Martin Scorsese’s version of CAPE FEAR (the original film was directed by J. Lee Thompson and released in 1962), in an era when Hollywood seems to churn out pointless and anonymous remakes ad nauseum, is an example of a remake done right. While Scorsese’s picture is inspired by the original, it doesn’t merely imitate scenes, update details for a contemporary audience, or lazily coast on the first film’s reputation. This is a remake that deepens and complicates the narrative and the characters in the film, muddying the moral waters for the audience.
The Plot of Cape Fear
Sam Bowden (Nick Nolte) is a slick and successful lawyer with a talented and beautiful wife (Jessica Lange), a precocious teenage daughter (Juliette Lewis), a fancy car and a luxurious house. But things aren’t as idyllic as they seem. Not only is Sam estranged from his wife and unable to communicate with his daughter, he also has a mistress (Illeana Douglas) that he works with. But a ghost from Sam’s past is about to appear and throw his precariously managed life into turmoil.
Max Cady (Robert De Niro), a deranged criminal who Sam unsuccessfully defended 14 years ago, has been released from prison and is looking for Sam. Cady was convicted of raping and beating a 16-year-old girl, and his guilt is undeniable. However, at Cady’s trial, Sam suppressed evidence that this girl was promiscuous, a fact that Cady believes could have reduced his prison sentence. Now Cady is free and is out for revenge against Sam. Not only will Cady’s appearance uncover the sins of the father, but also bring the Bowden family’s repressed desires and anxieties to the surface.
Max Cady (Robert de Niro)
While Scorsese’s picture is inspired by the original, it doesn’t merely imitate scenes, update details for a contemporary audience, or lazily coast on the first film’s reputation. This is a remake that deepens and complicates the narrative and the characters in the film, muddying the moral waters for the audience.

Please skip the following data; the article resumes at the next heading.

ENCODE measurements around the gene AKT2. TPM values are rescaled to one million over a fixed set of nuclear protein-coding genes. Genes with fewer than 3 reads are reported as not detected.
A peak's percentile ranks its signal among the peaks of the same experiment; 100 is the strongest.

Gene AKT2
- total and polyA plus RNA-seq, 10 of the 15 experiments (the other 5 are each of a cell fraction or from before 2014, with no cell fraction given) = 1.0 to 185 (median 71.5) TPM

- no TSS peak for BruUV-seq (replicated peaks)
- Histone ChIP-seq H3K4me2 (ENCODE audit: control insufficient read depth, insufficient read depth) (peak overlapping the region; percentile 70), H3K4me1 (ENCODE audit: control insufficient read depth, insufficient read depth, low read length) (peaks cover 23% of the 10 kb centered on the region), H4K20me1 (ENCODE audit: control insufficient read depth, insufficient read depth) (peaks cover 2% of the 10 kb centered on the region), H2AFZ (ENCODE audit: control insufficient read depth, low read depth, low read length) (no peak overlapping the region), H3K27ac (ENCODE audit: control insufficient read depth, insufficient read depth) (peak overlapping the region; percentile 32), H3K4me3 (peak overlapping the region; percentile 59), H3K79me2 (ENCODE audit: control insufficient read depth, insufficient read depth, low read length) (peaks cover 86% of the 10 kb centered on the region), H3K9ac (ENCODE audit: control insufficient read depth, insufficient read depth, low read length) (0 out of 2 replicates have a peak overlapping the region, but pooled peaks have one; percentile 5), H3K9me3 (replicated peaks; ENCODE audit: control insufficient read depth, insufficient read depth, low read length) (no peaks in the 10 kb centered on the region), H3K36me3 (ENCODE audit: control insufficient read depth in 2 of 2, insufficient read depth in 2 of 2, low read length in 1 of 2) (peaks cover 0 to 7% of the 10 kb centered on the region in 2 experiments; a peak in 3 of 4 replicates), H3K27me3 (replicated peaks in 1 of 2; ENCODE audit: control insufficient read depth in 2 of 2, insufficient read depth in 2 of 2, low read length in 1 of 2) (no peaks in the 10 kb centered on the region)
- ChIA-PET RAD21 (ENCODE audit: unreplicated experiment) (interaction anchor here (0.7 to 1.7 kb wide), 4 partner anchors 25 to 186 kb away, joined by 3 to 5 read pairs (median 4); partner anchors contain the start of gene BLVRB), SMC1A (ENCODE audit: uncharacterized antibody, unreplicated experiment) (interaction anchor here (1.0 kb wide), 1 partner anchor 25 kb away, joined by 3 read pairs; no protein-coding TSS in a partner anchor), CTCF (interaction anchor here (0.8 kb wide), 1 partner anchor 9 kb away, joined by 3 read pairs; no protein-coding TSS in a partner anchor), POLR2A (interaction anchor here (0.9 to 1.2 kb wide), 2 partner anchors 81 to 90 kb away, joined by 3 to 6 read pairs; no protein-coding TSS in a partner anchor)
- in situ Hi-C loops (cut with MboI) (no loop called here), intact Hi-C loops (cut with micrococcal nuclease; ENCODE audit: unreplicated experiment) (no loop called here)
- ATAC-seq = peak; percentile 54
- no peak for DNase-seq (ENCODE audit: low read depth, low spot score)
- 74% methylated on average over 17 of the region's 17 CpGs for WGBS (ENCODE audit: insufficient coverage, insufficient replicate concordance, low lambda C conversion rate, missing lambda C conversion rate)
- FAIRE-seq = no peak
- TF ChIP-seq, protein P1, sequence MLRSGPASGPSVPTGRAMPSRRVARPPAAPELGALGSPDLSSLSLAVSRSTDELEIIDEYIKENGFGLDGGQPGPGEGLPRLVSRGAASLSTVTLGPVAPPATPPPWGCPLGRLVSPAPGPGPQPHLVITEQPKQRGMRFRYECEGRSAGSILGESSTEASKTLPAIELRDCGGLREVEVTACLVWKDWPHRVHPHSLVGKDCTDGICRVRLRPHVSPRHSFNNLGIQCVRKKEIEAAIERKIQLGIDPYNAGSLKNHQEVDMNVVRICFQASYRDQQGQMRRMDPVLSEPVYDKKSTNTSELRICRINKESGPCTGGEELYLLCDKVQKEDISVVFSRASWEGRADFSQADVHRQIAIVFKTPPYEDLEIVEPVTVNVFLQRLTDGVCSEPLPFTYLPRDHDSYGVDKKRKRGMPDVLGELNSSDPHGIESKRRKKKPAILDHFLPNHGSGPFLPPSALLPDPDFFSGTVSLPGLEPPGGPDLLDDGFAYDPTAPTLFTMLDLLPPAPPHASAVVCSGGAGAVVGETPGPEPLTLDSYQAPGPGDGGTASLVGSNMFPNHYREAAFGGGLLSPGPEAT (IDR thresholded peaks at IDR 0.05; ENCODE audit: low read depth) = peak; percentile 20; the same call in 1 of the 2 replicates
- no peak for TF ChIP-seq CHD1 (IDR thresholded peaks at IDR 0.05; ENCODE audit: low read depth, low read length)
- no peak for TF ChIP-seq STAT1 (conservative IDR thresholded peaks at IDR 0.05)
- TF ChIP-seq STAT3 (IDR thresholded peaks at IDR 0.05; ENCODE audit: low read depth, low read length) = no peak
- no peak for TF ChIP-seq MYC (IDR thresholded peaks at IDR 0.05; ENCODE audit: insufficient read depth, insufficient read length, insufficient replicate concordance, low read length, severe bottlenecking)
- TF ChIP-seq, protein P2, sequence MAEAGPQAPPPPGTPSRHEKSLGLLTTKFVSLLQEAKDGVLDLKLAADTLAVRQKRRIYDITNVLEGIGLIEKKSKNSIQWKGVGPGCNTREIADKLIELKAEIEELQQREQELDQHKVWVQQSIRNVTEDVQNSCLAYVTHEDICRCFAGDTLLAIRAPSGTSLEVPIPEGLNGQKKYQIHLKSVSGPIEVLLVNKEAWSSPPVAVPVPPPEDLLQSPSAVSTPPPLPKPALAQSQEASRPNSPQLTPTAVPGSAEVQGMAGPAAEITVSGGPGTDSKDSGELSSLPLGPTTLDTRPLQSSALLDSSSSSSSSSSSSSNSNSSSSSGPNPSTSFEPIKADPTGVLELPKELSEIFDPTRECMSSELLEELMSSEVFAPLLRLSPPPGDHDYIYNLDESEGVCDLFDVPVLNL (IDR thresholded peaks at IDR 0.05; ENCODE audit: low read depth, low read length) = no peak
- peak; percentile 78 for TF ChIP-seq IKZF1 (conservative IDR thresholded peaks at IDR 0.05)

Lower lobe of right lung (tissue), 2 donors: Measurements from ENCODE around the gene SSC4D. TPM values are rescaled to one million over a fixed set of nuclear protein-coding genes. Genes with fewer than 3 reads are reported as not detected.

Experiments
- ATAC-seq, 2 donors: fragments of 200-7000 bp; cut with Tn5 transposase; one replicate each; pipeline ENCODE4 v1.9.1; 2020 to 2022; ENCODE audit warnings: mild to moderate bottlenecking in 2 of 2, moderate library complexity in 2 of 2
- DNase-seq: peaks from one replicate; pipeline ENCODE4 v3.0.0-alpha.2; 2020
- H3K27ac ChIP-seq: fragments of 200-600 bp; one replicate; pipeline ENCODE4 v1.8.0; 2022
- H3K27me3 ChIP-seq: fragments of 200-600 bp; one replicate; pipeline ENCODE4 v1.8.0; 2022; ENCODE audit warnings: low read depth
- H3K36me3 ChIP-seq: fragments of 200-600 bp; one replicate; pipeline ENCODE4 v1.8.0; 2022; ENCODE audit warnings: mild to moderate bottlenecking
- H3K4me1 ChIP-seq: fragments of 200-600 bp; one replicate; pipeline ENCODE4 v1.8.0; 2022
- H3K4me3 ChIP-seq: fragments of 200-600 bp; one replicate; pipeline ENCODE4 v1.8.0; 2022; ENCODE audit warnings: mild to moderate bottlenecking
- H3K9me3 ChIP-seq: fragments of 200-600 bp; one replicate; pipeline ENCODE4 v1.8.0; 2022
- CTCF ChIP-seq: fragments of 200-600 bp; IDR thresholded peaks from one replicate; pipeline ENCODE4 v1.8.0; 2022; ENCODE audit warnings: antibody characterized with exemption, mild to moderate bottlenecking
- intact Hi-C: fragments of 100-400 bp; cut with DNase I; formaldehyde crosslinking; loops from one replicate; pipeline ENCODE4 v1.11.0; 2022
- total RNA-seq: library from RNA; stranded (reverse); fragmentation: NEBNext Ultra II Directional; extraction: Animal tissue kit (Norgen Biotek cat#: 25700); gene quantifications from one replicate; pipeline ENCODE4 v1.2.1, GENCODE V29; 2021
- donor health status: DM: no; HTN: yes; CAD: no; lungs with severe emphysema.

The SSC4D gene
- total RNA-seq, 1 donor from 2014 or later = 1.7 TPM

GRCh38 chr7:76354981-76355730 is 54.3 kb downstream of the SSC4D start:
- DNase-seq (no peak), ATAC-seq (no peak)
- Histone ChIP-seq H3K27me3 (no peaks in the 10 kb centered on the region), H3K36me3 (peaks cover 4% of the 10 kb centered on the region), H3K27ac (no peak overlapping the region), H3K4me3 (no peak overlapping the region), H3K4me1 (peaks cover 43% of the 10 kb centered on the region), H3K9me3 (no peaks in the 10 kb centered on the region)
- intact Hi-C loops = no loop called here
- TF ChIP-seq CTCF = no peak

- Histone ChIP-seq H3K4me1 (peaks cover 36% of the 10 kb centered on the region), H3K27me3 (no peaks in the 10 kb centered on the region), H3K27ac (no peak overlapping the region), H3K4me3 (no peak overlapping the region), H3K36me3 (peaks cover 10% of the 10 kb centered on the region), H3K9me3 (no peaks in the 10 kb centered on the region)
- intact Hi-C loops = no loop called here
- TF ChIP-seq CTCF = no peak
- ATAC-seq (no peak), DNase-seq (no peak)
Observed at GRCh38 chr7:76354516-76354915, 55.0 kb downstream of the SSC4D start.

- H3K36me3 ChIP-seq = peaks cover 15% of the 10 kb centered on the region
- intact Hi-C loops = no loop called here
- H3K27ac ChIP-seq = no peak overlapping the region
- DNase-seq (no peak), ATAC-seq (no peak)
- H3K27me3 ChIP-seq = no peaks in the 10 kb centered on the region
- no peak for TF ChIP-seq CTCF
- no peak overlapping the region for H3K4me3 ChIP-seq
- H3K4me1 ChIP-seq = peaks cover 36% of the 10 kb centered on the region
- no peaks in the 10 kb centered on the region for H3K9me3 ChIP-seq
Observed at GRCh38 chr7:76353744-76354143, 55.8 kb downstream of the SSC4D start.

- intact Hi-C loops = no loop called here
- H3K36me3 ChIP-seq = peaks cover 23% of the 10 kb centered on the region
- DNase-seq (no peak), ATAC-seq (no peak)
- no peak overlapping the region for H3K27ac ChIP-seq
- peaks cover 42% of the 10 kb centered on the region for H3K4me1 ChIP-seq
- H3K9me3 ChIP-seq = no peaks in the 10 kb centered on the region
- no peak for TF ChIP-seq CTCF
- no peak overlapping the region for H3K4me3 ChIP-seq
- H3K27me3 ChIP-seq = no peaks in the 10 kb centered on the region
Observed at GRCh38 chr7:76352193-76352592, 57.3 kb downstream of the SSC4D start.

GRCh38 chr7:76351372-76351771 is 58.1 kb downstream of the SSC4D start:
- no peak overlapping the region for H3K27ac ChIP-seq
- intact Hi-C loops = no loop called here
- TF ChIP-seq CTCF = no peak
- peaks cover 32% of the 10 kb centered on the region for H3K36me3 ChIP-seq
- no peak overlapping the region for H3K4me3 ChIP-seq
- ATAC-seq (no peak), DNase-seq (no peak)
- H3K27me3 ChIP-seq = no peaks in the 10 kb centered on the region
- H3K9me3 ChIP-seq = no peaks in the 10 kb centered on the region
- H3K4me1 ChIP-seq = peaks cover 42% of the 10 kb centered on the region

While our sympathies undoubtedly lie with Sam, his fateful decision to suppress evidence relating to Cady’s case is nevertheless the cause of the ensuing problems. De Niro’s criminal sees himself as a righteous avenger, but he also represents the ugly side of Sam that has been festering over the years, particularly the lawyer’s duplicity at work and at home. Cady could also be seen as some kind of physical manifestation of Nolte’s guilt, as well as a representation of the baser instincts of the family as a whole: the lust, passion and violence that lurk beneath the seemingly perfect image of this all-American family.
If the film is taken literally, the seemingly indestructible Cady (with his miraculous ability to repel any attack, survive any injury and come back from the dead) is ridiculous. But Cady is presented as some kind of superhuman figure (or even a supernatural force) throughout the film. When he’s released from prison at the beginning of the film, a shot of Cady walking towards camera frames him against a thunderous, optically enhanced sky. Cady is also accompanied by Bernard Herrmann’s tense score from the original film, which is adapted for this remake by Elmer Bernstein. With this in mind, Scorsese’s highly stylised approach to the material is therefore more understandable.